The amino acid sequence of a human kappa light chain.
ABSTRACT: The amino acid sequence of the light chain of the myeloma protein Dee was studied. The light chain is of the kappa type and of subgroup I. The variable part contains some substitutions that are unique and also some that have been observed already in other kappaI chains (repeated variants). Based on these repeated variants a subdivision of the kappaI subgroup is proposed.
Project description:Glycopeptides have been isolated from tryptic digests of kappa-type light chains separated from human myeloma proteins obtained from the serum of two patients, Car and Rai. The glycopeptides are derived from the variable region of the chain in both cases, but from different sections. On the basis of homology it is deduced that glycopeptide from Car, kappaI type, is derived from position 25-31 whereas that from Rai, kappaII type, is from position 62-77, their sequences being respectively Ala-Ser-Gln-Asn-Ile-Ser and Phe-Ser-Gly-Ser-Gly-Ser-Gly(Thr,Asp)Phe-Thr-Leu-Asx-Ile-Ser-Arg. The significance of the results is discussed in connexion with the nature of the attachment site of carbohydrate to protein.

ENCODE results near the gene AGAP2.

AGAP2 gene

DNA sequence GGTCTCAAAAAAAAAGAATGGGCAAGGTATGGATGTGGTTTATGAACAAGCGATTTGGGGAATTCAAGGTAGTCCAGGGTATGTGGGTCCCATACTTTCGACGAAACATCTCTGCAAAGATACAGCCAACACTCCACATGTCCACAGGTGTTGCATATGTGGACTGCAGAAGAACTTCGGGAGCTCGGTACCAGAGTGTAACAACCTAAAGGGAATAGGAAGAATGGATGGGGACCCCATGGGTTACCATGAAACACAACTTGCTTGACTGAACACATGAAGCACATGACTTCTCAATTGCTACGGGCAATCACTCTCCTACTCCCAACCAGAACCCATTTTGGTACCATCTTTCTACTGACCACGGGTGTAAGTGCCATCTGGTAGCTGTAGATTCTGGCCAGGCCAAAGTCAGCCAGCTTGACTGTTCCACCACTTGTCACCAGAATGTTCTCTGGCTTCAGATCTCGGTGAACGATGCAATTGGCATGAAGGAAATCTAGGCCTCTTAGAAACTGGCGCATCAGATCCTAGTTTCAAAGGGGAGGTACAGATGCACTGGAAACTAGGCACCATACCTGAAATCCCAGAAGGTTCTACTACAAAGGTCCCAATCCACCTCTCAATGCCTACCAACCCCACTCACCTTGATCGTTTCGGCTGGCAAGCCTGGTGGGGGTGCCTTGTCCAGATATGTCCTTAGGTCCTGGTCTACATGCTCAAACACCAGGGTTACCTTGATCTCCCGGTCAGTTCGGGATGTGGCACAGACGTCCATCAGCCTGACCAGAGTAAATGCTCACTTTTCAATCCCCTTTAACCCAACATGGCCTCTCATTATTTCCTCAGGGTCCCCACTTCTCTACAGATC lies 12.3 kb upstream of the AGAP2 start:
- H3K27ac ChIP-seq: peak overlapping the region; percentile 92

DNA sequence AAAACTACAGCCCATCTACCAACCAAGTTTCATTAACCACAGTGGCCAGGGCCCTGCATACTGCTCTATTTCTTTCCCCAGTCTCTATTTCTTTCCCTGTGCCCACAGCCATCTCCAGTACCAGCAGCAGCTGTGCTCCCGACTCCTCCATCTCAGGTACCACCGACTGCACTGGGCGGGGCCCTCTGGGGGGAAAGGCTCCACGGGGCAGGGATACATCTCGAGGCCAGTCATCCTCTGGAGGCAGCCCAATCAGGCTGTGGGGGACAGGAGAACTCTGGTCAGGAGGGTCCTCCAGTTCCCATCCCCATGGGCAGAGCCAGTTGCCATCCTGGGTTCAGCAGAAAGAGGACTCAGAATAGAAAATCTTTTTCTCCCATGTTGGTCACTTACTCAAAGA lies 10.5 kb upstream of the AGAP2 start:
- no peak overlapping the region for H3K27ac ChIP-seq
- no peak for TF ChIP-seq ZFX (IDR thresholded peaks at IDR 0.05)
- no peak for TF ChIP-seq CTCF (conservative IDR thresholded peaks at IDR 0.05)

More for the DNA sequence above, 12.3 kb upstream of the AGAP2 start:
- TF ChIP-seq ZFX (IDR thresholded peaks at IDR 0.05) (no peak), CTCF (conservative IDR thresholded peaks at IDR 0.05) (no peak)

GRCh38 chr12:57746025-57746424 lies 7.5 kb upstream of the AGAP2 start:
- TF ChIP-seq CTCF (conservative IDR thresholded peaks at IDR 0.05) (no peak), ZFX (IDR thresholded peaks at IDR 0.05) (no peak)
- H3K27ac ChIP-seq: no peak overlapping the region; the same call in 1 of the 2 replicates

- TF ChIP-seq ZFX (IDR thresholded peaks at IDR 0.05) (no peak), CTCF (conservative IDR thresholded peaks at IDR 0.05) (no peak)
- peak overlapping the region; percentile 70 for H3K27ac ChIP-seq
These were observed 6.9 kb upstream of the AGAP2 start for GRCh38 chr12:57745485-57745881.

Project description:Light chain amyloidosis is a devastating protein misfolding disease characterized by the accumulation of amyloid fibrils that causes tissue damage and organ failure. These fibrils are composed of monoclonal light chain protein secreted from an abnormal proliferation of bone marrow plasma cells. We previously reported that amyloidogenic light chain protein AL-09 adopts an altered dimer while its germline protein (kappaI O18/O8) forms a canonical dimer observed in other light chain crystal structures. In solution, conformational heterogeneity obscures all NMR signals at the AL-09 and kappaI O18/O8 dimer interfaces, so we solved the nuclear magnetic resonance structure of two related mutants. AL-09 H87Y adopts the normal dimer interface, but the kappaI Y87H solution structure presents an altered interface rotated 180 degrees relative to the canonical dimer interface and 90 degrees from the AL-09 arrangement. Our results suggest that promiscuity in the light chain dimer interface may promote new intermolecular contacts that may contribute to amyloid fibril structure.